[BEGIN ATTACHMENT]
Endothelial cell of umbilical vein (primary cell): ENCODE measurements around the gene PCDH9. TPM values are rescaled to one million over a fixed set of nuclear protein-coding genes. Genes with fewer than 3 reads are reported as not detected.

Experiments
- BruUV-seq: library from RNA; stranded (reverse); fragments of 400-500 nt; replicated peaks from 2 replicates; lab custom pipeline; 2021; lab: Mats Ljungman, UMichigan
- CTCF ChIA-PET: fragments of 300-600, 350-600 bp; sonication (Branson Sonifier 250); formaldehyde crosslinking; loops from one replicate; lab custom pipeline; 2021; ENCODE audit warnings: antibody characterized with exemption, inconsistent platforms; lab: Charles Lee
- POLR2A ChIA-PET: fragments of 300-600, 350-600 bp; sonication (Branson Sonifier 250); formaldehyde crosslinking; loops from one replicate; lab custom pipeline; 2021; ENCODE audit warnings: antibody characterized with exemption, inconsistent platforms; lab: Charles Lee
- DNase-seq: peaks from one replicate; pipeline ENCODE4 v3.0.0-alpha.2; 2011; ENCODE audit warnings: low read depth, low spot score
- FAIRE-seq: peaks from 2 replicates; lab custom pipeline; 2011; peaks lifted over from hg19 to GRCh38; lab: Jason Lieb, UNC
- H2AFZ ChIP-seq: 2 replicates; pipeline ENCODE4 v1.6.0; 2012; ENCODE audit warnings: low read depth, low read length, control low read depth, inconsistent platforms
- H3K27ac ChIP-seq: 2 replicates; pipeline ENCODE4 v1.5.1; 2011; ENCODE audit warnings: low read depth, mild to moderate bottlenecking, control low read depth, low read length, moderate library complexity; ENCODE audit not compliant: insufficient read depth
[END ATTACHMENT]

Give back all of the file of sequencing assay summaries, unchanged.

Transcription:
Endothelial cell of umbilical vein (primary cell): ENCODE measurements around the gene PCDH9. TPM values are rescaled to one million over a fixed set of nuclear protein-coding genes. Genes with fewer than 3 reads are reported as not detected.

Experiments
- BruUV-seq: library from RNA; stranded (reverse); fragments of 400-500 nt; replicated peaks from 2 replicates; lab custom pipeline; 2021; lab: Mats Ljungman, UMichigan
- CTCF ChIA-PET: fragments of 300-600, 350-600 bp; sonication (Branson Sonifier 250); formaldehyde crosslinking; loops from one replicate; lab custom pipeline; 2021; ENCODE audit warnings: antibody characterized with exemption, inconsistent platforms; lab: Charles Lee
- POLR2A ChIA-PET: fragments of 300-600, 350-600 bp; sonication (Branson Sonifier 250); formaldehyde crosslinking; loops from one replicate; lab custom pipeline; 2021; ENCODE audit warnings: antibody characterized with exemption, inconsistent platforms; lab: Charles Lee
- DNase-seq: peaks from one replicate; pipeline ENCODE4 v3.0.0-alpha.2; 2011; ENCODE audit warnings: low read depth, low spot score
- FAIRE-seq: peaks from 2 replicates; lab custom pipeline; 2011; peaks lifted over from hg19 to GRCh38; lab: Jason Lieb, UNC
- H2AFZ ChIP-seq: 2 replicates; pipeline ENCODE4 v1.6.0; 2012; ENCODE audit warnings: low read depth, low read length, control low read depth, inconsistent platforms
- H3K27ac ChIP-seq: 2 replicates; pipeline ENCODE4 v1.5.1; 2011; ENCODE audit warnings: low read depth, mild to moderate bottlenecking, control low read depth, low read length, moderate library complexity; ENCODE audit not compliant: insufficient read depth